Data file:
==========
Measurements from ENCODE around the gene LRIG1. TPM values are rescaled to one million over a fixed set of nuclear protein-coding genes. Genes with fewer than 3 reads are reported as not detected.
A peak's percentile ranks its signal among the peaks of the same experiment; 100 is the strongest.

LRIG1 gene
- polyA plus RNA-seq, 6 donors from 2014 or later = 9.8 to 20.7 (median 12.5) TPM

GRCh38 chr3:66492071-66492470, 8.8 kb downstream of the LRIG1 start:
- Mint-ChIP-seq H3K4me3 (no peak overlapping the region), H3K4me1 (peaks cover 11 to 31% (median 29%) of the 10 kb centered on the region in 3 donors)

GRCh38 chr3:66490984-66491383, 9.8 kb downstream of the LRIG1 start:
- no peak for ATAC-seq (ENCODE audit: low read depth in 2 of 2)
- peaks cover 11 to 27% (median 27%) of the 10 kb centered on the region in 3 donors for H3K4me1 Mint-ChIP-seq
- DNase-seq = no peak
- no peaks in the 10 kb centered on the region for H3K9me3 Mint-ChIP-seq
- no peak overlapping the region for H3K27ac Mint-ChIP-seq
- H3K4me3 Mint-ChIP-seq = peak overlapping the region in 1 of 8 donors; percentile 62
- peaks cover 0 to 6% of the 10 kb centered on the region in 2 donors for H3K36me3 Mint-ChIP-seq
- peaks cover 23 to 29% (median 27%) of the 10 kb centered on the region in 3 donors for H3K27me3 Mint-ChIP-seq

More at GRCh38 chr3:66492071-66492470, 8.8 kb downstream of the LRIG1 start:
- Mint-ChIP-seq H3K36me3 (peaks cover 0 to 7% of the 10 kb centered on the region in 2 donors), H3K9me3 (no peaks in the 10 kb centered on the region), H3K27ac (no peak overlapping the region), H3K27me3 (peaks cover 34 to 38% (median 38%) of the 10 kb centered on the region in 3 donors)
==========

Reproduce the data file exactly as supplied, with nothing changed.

Measurements from ENCODE around the gene LRIG1. TPM values are rescaled to one million over a fixed set of nuclear protein-coding genes. Genes with fewer than 3 reads are reported as not detected.
A peak's percentile ranks its signal among the peaks of the same experiment; 100 is the strongest.

LRIG1 gene
- polyA plus RNA-seq, 6 donors from 2014 or later = 9.8 to 20.7 (median 12.5) TPM

GRCh38 chr3:66492071-66492470, 8.8 kb downstream of the LRIG1 start:
- Mint-ChIP-seq H3K4me3 (no peak overlapping the region), H3K4me1 (peaks cover 11 to 31% (median 29%) of the 10 kb centered on the region in 3 donors)

GRCh38 chr3:66490984-66491383, 9.8 kb downstream of the LRIG1 start:
- no peak for ATAC-seq (ENCODE audit: low read depth in 2 of 2)
- peaks cover 11 to 27% (median 27%) of the 10 kb centered on the region in 3 donors for H3K4me1 Mint-ChIP-seq
- DNase-seq = no peak
- no peaks in the 10 kb centered on the region for H3K9me3 Mint-ChIP-seq
- no peak overlapping the region for H3K27ac Mint-ChIP-seq
- H3K4me3 Mint-ChIP-seq = peak overlapping the region in 1 of 8 donors; percentile 62
- peaks cover 0 to 6% of the 10 kb centered on the region in 2 donors for H3K36me3 Mint-ChIP-seq
- peaks cover 23 to 29% (median 27%) of the 10 kb centered on the region in 3 donors for H3K27me3 Mint-ChIP-seq

More at GRCh38 chr3:66492071-66492470, 8.8 kb downstream of the LRIG1 start:
- Mint-ChIP-seq H3K36me3 (peaks cover 0 to 7% of the 10 kb centered on the region in 2 donors), H3K9me3 (no peaks in the 10 kb centered on the region), H3K27ac (no peak overlapping the region), H3K27me3 (peaks cover 34 to 38% (median 38%) of the 10 kb centered on the region in 3 donors)